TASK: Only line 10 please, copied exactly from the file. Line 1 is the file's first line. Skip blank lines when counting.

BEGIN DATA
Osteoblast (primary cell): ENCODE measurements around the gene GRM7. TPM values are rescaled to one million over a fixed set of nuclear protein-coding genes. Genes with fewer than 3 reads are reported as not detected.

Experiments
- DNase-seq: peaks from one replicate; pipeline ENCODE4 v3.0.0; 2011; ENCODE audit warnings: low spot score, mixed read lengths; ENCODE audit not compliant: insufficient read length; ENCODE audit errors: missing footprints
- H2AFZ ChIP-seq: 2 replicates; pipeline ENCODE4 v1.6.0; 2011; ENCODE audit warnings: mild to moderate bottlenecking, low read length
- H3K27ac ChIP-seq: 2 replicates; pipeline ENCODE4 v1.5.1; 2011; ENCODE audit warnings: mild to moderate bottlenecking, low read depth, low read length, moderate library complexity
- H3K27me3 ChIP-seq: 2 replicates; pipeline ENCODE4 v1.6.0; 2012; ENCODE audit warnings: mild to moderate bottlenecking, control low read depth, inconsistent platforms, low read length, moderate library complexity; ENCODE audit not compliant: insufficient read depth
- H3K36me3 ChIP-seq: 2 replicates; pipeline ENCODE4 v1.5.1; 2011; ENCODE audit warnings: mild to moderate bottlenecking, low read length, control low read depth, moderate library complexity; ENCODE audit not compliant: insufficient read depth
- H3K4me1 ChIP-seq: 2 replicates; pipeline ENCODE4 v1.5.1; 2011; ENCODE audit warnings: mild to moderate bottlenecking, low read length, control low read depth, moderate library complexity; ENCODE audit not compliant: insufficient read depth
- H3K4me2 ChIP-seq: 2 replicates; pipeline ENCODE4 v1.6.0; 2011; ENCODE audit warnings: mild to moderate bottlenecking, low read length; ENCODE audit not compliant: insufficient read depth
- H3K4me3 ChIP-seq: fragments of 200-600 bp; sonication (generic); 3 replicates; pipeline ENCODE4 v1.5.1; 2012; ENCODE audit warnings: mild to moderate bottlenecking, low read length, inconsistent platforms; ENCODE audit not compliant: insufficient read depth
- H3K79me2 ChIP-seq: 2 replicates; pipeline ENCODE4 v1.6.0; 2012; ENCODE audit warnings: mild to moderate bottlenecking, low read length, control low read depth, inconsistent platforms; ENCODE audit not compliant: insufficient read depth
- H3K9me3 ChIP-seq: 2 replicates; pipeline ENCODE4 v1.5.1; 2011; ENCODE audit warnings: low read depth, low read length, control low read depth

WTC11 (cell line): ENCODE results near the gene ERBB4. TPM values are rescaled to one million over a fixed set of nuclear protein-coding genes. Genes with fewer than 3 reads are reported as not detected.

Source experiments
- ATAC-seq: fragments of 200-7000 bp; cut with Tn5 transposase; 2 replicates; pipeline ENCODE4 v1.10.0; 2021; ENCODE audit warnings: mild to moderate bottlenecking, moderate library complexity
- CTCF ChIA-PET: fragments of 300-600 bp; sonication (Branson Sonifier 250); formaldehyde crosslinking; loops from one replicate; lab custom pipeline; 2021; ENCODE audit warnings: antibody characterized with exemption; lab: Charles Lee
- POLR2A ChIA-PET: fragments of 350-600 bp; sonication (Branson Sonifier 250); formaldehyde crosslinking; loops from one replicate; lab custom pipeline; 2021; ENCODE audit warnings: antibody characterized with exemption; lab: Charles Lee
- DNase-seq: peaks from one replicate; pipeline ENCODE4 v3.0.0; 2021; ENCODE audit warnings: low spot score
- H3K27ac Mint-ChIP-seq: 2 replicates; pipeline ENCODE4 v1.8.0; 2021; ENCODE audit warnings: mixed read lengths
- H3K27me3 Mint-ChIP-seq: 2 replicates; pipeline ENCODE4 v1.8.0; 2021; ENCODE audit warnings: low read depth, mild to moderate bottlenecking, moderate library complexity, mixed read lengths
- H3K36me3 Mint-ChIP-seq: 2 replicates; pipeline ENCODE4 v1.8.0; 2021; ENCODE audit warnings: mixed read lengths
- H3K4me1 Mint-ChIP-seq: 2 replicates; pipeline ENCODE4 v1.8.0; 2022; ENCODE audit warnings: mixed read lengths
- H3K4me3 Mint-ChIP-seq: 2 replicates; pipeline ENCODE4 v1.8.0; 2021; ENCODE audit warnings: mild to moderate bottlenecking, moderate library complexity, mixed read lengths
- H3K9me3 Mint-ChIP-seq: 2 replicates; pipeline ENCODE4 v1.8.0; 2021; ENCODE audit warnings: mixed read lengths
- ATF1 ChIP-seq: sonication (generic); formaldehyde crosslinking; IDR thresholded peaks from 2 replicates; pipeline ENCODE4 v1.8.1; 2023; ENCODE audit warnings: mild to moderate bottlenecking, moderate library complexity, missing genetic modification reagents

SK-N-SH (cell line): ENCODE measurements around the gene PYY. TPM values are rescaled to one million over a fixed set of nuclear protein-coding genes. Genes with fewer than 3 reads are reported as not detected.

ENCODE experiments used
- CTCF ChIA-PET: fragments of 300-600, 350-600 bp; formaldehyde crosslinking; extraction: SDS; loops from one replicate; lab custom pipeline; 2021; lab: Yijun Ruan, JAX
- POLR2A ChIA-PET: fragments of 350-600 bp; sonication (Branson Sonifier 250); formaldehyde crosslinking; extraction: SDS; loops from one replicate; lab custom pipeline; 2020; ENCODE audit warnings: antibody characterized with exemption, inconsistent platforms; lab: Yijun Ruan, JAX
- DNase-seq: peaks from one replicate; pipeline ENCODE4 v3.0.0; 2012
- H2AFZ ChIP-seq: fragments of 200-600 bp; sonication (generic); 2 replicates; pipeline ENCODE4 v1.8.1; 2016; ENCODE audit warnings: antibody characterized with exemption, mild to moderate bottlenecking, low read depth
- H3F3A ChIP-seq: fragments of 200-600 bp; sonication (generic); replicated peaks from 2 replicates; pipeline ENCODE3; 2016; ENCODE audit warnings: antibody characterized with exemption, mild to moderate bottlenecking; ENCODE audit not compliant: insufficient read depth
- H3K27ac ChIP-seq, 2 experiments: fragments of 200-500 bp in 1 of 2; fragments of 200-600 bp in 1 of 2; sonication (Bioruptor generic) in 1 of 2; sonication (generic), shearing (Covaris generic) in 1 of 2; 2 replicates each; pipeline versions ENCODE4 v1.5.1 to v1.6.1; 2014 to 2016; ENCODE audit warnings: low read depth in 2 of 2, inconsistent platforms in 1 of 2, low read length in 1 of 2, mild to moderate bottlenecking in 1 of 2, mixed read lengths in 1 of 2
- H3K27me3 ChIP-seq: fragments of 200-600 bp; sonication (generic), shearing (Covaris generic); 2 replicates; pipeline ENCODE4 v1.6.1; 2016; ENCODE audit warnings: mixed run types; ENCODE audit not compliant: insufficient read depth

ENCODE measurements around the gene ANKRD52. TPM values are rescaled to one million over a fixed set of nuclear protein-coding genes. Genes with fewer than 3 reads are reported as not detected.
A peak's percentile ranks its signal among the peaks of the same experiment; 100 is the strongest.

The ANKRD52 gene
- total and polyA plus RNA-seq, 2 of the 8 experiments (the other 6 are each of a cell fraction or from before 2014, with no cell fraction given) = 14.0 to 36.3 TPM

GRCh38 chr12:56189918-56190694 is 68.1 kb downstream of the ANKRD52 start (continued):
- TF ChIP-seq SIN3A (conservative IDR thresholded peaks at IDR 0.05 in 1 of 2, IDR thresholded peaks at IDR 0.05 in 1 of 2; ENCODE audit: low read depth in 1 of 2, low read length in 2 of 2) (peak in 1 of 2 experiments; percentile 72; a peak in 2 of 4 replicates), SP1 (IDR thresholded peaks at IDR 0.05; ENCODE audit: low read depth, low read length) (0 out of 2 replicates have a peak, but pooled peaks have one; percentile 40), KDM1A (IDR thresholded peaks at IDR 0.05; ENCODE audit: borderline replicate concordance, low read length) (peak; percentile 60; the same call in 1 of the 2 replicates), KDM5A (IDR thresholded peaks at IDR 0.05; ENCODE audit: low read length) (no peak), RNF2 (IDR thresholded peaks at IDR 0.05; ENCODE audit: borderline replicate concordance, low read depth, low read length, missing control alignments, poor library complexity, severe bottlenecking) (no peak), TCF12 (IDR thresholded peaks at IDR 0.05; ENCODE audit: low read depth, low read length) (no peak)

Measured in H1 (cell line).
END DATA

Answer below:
- H3K4me3 ChIP-seq: fragments of 200-600 bp; sonication (generic); 3 replicates; pipeline ENCODE4 v1.5.1; 2012; ENCODE audit warnings: mild to moderate bottlenecking, low read length, inconsistent platforms; ENCODE audit not compliant: insufficient read depth